Oh my god yes. The entire week was a much-needed series of deep breaths after the panic of early parenthood, and left me brimming with a sense of wellbeing I hadn’t realised I’d lost. Meeting other new parents was a bonus to this; we all put a brave face on to begin with (I was horribly intimidated by everyone) but slowly we came together and realised that we were going through very similar struggles. I honestly credit Clio, Bryn and Caroline with saving my sanity, a bit. The retreats are a wonderful idea generally, but I think few people could run such events with the warmth, welcoming and sense of fun that they possess. I’ve made some friends for life here. Thanks so much, you three.

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If you’re a new mum and you’re dithering over your summer holiday, take a look at the 2016 retreats – they might be just what you need. If you can’t commit to a week, keep an eye out for the day retreats that are coming soon to London.

Oh, and if this review sounds overly enthusiastic, it’s because I am. In fact, to paraphrase Victor Kiam, I liked it so much I joined the company! I now help with &Breathe Postnatal‘s social media and content, because I found my retreat so valuable in terms of recovering my equilibrium after the drama of becoming a mother.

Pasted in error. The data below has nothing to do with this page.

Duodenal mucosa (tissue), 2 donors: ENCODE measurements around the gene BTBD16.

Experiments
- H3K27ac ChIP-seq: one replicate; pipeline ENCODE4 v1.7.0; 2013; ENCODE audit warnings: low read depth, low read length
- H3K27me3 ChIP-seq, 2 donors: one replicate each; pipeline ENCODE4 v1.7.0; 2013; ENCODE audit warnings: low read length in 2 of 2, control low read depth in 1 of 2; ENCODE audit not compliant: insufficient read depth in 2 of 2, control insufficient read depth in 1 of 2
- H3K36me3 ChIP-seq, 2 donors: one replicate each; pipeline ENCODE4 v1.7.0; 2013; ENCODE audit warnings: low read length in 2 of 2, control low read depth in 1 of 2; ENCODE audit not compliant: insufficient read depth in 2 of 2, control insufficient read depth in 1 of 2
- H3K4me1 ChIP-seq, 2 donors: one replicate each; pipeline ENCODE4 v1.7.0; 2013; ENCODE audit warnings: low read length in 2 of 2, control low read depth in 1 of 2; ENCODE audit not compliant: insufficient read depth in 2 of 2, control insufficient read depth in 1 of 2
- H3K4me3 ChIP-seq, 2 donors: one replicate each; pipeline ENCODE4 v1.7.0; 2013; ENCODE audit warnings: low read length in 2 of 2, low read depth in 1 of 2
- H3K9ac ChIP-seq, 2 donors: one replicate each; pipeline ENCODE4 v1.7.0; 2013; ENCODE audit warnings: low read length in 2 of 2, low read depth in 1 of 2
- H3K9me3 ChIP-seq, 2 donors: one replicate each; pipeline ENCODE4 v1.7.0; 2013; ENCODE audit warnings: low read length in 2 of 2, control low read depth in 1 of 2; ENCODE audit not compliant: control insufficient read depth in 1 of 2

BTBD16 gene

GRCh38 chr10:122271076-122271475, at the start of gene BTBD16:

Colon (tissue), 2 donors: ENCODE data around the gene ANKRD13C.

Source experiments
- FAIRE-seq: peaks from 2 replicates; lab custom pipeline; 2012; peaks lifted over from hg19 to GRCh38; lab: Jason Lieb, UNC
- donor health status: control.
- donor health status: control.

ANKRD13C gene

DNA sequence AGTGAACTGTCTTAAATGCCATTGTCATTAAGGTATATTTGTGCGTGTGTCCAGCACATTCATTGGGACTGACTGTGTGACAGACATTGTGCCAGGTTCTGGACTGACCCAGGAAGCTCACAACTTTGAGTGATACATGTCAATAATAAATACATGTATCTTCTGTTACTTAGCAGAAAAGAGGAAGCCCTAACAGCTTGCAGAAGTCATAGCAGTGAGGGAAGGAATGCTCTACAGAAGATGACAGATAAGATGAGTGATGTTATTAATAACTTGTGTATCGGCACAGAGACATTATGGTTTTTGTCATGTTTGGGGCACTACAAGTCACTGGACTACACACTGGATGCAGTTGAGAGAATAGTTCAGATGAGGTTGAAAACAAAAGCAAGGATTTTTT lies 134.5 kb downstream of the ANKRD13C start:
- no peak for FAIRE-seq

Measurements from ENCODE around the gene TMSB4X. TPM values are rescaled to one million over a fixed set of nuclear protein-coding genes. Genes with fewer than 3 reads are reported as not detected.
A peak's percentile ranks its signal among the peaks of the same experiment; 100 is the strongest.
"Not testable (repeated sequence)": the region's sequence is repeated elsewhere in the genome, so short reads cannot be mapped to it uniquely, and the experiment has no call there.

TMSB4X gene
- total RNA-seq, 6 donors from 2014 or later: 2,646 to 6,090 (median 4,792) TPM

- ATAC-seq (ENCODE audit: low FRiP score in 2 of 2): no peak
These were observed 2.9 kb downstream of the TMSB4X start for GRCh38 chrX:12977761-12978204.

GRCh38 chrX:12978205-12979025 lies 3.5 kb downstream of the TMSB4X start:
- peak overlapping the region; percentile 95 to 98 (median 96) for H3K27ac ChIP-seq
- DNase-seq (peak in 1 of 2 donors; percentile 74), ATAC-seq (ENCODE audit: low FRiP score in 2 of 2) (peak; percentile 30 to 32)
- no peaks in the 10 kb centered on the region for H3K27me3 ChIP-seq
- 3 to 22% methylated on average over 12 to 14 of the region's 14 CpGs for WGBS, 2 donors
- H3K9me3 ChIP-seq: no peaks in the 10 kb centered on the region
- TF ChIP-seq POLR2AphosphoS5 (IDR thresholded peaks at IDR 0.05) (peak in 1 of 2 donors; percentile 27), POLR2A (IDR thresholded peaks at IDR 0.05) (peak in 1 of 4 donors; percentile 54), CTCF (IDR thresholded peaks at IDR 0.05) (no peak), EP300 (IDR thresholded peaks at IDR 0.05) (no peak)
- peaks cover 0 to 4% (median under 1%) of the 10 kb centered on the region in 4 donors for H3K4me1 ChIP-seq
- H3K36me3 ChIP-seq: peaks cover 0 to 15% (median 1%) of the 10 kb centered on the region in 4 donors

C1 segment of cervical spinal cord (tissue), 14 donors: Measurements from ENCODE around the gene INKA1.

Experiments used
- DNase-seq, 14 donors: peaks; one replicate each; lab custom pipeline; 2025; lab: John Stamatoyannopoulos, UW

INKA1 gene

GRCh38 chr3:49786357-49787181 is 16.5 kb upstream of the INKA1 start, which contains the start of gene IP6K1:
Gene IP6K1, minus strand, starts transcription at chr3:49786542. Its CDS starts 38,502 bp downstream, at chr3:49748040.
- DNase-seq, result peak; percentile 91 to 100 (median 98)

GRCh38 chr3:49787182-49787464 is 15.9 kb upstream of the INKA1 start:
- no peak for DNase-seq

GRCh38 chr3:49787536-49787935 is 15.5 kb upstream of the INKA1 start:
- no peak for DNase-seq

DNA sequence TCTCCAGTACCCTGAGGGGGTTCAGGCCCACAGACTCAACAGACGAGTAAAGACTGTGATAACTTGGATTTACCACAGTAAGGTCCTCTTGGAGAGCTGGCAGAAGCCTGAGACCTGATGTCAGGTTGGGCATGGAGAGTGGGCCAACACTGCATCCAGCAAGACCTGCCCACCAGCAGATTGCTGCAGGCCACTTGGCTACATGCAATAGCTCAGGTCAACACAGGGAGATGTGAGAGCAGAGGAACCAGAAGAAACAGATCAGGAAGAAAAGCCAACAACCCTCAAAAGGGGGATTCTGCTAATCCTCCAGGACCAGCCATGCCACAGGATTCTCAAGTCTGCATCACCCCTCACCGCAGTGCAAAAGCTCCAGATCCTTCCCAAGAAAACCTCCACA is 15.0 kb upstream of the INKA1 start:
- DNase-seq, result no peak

If that’s not a ringing endorsement I don’t know what is.

Oh, and here’s a final note from Herbie:


Sorry about all the spit.


The particular sadnesses of a pregnant woman at Glastonbury

Oh hi there, I’m the fucking worst. This time last year, you see, I was at Glastonbury for free on my husband’s press pass.

I was washing in the hospitality area’s only slightly traumatic facilities (as opposed to the fully PTSD-flavoured ones the public had to use). I was sleeping in a weather-proof Wendy house instead of a tent. I had unlimited access to the backstage VIP area.

And I was fucking miserable.

I mean miserable. I scowled through a DJ set at Bloc 9. I threw a legitimate tantrum because my husband had the temerity to do his actual job for a couple of hours and, while he was away, I fell over briefly. I cried when the Pixies played, because they were so old and sour-looking.